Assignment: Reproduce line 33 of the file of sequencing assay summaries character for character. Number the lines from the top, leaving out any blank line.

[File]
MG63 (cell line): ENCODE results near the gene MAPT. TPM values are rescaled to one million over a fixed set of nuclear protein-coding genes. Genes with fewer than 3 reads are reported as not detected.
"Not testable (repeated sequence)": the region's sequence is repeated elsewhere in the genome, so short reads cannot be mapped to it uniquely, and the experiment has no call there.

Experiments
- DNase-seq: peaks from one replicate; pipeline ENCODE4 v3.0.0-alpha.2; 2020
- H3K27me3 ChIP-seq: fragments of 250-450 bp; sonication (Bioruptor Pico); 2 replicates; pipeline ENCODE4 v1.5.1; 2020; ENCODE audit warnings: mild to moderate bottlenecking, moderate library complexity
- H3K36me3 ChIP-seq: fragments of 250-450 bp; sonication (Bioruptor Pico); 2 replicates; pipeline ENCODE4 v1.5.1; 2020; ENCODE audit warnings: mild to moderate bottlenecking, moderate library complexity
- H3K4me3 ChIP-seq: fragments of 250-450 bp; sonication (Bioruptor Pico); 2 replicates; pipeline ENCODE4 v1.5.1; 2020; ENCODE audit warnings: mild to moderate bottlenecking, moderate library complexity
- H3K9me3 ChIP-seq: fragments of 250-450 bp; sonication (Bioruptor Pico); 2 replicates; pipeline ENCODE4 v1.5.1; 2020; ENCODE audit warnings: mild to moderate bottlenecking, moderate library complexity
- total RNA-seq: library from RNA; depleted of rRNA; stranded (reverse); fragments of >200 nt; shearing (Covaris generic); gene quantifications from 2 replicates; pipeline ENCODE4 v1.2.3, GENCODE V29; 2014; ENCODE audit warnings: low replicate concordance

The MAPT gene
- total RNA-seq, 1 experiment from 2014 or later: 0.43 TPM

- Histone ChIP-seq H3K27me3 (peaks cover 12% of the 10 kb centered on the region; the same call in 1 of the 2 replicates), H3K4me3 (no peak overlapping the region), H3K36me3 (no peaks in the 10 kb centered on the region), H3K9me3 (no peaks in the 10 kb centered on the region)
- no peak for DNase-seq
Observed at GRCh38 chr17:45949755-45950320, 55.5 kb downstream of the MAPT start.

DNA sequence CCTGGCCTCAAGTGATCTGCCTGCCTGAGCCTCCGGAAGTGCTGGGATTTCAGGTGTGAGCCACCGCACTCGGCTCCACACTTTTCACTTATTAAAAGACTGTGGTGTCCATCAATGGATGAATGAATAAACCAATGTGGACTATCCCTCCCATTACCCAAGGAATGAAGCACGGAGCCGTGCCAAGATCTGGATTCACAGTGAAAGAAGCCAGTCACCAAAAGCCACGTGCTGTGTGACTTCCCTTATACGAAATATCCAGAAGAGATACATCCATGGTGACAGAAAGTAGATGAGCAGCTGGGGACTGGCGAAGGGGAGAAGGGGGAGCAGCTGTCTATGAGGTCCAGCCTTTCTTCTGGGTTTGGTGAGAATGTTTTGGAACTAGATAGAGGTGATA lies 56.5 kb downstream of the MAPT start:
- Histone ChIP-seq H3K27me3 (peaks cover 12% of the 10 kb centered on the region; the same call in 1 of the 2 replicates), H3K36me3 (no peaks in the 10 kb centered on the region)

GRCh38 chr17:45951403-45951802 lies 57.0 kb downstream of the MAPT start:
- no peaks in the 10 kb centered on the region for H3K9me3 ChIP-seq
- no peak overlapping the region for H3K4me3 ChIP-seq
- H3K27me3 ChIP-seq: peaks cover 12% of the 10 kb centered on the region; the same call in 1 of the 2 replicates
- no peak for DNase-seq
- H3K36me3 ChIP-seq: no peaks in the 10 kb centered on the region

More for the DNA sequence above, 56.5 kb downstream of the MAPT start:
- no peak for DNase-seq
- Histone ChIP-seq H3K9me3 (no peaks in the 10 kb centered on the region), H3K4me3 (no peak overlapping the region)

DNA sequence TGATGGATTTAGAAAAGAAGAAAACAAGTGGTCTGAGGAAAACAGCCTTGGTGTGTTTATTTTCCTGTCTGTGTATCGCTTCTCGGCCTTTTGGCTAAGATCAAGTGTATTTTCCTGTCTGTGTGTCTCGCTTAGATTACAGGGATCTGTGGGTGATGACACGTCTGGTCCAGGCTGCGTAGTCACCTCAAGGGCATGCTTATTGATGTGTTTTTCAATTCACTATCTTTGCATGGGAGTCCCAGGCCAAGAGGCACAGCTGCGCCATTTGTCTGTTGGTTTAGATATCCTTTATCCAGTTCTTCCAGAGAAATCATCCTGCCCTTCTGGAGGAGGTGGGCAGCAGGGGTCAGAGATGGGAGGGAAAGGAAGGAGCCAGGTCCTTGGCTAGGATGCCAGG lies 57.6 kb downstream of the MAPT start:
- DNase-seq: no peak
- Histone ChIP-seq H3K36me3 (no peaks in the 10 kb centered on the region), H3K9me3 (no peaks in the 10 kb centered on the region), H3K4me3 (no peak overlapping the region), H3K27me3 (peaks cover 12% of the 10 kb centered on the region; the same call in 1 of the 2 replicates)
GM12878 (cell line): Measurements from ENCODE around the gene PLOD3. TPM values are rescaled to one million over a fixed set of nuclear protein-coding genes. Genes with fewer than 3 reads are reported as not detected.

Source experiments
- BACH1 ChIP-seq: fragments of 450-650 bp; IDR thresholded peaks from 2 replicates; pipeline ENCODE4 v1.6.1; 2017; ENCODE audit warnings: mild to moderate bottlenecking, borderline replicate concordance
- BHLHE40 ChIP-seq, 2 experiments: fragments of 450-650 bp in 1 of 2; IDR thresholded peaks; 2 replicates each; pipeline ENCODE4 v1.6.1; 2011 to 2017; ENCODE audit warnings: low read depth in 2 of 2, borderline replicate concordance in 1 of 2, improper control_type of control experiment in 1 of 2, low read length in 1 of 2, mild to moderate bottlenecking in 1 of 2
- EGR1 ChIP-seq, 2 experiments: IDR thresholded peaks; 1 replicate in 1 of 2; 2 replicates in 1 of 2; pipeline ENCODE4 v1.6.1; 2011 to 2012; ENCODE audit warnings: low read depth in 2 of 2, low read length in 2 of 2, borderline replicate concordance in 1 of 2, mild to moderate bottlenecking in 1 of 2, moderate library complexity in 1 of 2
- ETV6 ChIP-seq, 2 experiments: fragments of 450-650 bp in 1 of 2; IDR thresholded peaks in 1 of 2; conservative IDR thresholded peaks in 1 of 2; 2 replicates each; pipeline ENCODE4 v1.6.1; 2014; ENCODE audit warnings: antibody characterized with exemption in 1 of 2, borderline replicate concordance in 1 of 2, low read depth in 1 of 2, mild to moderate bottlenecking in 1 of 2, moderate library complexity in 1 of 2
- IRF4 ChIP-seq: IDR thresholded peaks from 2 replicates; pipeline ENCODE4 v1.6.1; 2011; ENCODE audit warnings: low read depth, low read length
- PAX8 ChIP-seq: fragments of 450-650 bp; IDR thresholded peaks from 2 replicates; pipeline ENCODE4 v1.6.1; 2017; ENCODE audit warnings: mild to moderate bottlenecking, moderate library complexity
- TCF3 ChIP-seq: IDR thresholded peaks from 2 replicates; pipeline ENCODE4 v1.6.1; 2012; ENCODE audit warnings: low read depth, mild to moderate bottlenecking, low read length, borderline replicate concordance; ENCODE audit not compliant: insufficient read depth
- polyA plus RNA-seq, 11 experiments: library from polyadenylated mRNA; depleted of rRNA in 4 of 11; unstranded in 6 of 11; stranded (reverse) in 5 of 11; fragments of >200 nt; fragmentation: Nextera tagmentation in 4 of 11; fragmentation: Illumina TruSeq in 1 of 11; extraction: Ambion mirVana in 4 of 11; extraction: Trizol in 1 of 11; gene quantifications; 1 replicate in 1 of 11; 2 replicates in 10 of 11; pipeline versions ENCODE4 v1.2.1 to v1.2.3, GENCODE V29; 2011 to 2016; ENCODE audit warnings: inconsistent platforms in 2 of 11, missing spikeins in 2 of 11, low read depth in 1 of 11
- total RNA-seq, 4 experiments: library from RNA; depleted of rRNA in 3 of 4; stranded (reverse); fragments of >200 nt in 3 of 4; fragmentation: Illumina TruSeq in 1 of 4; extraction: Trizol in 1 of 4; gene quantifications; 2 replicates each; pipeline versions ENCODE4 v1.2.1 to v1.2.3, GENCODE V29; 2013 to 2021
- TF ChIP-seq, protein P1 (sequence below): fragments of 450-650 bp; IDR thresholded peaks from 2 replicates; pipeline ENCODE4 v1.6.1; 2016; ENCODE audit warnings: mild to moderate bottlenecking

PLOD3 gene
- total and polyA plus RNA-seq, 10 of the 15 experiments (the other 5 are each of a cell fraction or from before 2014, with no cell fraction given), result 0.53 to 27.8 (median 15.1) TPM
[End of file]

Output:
- EGR1 ChIP-seq, 2 experiments: IDR thresholded peaks; 1 replicate in 1 of 2; 2 replicates in 1 of 2; pipeline ENCODE4 v1.6.1; 2011 to 2012; ENCODE audit warnings: low read depth in 2 of 2, low read length in 2 of 2, borderline replicate concordance in 1 of 2, mild to moderate bottlenecking in 1 of 2, moderate library complexity in 1 of 2